Stamp Duty Land Tax (SDLT) is a tax on land transactions in England and Northern Ireland.

SDLT was introduced by the Finance Act 2003 to replace stamp duty. Strictly, SDLT is not a stamp duty, but we will use the terms interchangeably in this article.

Today we’ll explain how you may be able to avoid stamp duty by converting property jointly owned as a partnership into a limited company.

How SDLT Works

We should start by saying that you should always consult the HMRC page on Stamp Duty Land Tax, or work with a tax expert, before making any major financial or legal decisions.

HMRC has recently introduced some policies that make buy-to-let schemes less attractive. As a result, it’s often more tax-efficient to transfer properties into an incorporated company.

Since 2016, a surcharge of 3% has been added to the stamp duty of second homes and buy-to-let properties. There is also a limit on the tax relief available for mortgage interest (capped at the equivalent relief for businesses).

As such, there are significant incentives to using a limited company to manage a property portfolio:

  • Mortgage interest tax relief is not restricted for corporation tax purposes
  • Succession planning is simpler
  • Lower tax rate on your profits
  • Legal protection as the company is a separate legal entity

Having said that, stamp duty would still typically apply on incorporation. But there is a way to avoid SDLT involving converting a partnership to a limited company.

Property Partnership Incorporation

100% relief on SDLT is available (in theory) in the event that you convert a partnership to a limited company. You have to meet the following conditions:

  • The ownership of the new company matches that of the original partnership (in terms of share allocation)
  • The partnership is registered with HMRC
  • There is a separate bank account
  • There is a full written partnership agreement

As long as this is all fully compliant, you don’t even need to have started with a Limited Liability Partnership (LLP). You can enjoy all the benefits of a limited company (legal protection, tax efficiency) while avoiding the burden of paying stamp duty twice when moving your property into a limited company from a partnership.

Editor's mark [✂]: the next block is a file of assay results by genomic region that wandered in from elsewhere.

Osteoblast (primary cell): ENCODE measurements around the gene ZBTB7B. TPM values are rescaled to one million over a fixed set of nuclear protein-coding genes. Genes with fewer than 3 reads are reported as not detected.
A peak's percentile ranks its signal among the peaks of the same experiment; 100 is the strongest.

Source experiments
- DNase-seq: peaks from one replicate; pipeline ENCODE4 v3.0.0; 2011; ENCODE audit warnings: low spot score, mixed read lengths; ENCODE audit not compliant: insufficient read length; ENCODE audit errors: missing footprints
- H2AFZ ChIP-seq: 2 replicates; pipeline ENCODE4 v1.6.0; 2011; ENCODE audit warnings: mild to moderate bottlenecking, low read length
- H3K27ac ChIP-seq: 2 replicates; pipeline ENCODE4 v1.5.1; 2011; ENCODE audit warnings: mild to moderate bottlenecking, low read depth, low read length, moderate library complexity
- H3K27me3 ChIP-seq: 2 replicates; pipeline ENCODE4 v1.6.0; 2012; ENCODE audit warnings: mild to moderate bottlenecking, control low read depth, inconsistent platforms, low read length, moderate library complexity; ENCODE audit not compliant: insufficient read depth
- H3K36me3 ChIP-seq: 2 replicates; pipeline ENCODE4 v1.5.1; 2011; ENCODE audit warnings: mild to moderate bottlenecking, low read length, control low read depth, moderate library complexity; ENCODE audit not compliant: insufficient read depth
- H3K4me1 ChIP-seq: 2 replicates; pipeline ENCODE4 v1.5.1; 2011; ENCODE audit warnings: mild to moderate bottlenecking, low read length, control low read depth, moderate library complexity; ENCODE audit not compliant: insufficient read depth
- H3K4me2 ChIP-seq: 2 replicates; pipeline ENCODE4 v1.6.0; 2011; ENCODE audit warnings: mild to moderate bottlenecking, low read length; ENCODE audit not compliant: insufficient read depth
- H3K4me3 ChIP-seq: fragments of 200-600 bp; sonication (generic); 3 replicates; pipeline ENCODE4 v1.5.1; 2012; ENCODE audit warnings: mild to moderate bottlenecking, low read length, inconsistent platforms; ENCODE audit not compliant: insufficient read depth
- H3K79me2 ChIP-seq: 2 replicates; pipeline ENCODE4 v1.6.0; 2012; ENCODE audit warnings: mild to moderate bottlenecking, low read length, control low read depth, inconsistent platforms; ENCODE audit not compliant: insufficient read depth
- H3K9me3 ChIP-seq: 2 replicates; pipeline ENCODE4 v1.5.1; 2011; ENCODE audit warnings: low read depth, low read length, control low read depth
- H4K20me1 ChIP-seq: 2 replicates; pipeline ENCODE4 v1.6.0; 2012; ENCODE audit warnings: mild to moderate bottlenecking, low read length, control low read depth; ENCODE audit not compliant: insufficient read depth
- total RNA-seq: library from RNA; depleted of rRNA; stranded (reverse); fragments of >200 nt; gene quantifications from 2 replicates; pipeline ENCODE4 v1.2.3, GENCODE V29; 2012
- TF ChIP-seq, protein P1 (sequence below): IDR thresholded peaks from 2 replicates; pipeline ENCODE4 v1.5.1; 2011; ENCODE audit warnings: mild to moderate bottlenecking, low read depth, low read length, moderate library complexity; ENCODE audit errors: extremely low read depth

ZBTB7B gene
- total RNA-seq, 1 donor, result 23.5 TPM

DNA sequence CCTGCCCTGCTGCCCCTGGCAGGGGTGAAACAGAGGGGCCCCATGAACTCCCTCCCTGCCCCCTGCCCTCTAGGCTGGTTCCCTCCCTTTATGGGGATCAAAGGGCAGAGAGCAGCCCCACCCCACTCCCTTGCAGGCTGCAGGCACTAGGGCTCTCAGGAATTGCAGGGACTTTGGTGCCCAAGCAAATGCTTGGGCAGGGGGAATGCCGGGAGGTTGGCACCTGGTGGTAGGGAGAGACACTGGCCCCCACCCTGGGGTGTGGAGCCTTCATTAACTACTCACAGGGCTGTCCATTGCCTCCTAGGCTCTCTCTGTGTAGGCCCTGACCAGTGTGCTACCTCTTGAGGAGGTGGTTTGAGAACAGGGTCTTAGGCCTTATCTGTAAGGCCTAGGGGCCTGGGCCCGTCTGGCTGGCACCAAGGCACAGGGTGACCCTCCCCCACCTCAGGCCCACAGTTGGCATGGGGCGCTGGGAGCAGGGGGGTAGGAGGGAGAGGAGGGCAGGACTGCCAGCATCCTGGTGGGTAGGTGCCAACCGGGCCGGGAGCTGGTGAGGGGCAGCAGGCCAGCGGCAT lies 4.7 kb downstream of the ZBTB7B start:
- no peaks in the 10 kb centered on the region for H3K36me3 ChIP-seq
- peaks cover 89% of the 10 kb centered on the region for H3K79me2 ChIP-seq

Husband And Wife Partnerships

It seems that HMRC takes a dim view of partnerships which are set up before incorporation specifically for tax purposes. In particular, if you create a partnership and then incorporate straight away (obviously as a SDLT dodge) you probably won’t get away with it.

However, a husband and wife partnership is treated slightly differently.

Partnerships require “two or more people”. However, a husband a wife count as two partners for compliance purposes. In some cases, they can argue that a partnership has already existed for some time before incorporation.

In the landmark case Ramsay v HMRC (2013) the married couple were successful in arguing that their “partnership” should be considered legitimate for business purposes. They were therefore allowed to take advantages of all the normal tax reliefs available to an incorporated company.

Final Thoughts

Tax laws around converting property partnerships into limited companies are complex and ever-changing. Make sure you stay up to date with the documentation from HMRC.

Or you may prefer to work with an expert such as Key Business Consultants. We’ve worked with hundreds of individuals, partnerships and limited companies to run their businesses in the most tax efficient way possible.

We also make sure you are fully complaint, and always represent you well to the authorities.

We would also suggest that you look for a suitable mortgage expert if you plan to own property through an incorporated company. There are a number of lenders who specialise in this area, and they will be able to give you the right advice from day one. You’ll need to contact a specialist mortgage broker who’ll be able to advise you and connect you with the lender.

If you’d like to discuss the stamp duty implications of buying property via a limited company, please get in touch.

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